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Tuesday, March 16, 2010

Review: The Word according to George

Writing the book that caps your 50 years in the entertainment business, a book you know will probably serve as your valedictory address, can be a very liberating experience. You get to settle old scores, to set the record straight. You get to define the universe, or at least your universe, on your own terms. ...

George Carlin, a stand-up comedian with a refreshingly singular view of words and the modern world, was a relentless diarist, writing notes constantly in his years on the road. Over the years, he recorded conversations with Tony Hendra, author (Father Joe), satirist and early voice of the National Lampoon. Last Words, the now-published product of that 15-year oral history/literary conspiracy, is Carlin’s “sortabiography”, a spirited mashup of recollections, self-analysis and rant, both a parting gift and a parting shot. ...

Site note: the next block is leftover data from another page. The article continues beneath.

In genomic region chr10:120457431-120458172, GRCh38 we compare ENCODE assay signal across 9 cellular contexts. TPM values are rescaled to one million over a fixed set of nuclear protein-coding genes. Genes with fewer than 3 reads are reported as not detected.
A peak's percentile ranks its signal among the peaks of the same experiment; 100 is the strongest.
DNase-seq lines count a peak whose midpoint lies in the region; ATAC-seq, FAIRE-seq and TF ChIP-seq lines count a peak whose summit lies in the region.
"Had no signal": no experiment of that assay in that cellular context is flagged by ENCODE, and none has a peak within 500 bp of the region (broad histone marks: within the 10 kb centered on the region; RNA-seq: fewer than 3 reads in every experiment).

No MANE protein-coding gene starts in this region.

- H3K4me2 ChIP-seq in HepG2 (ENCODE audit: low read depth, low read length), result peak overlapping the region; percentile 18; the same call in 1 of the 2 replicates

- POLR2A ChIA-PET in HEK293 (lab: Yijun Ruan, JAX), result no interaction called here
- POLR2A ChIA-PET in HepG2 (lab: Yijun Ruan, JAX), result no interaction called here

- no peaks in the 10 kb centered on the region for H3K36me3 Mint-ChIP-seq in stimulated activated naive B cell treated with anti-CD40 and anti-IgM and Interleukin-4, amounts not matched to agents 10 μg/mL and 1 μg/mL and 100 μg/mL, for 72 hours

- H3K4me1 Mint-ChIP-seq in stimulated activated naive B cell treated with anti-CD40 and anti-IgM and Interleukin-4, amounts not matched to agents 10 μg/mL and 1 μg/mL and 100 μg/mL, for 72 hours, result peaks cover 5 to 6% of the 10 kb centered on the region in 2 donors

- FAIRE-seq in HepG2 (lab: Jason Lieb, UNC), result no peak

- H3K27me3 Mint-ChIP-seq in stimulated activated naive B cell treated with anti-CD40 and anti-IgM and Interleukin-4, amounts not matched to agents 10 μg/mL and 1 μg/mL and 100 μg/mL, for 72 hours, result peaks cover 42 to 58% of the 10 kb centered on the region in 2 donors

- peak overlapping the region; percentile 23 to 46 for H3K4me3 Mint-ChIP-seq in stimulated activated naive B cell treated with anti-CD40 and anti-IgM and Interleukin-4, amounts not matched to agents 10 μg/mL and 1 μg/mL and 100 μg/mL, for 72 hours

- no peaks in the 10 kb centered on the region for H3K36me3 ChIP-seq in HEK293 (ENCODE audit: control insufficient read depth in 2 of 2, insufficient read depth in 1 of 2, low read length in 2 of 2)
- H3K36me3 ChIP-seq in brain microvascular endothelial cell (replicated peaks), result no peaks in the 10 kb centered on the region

Carlin’s previous books — Brain Droppings, When Will Jesus Bring the Pork Chops? and Napalm and Silly Putty — are celebrations of Carlin’s embrace of the language and his kaleidoscopic views of various aspects of the human condition.

Part raucous credo, part comic pilgrim’s progress, Last Words is Carlin’s celebration of his own human condition: its madcap cast of characters, its personal and professional resilience. It’s maybe the best evidence of how he transcended the stand-up comedy he revolutionized, ultimately becoming not so much a comedian as a conscience. ...

Read the full review at PopMatters

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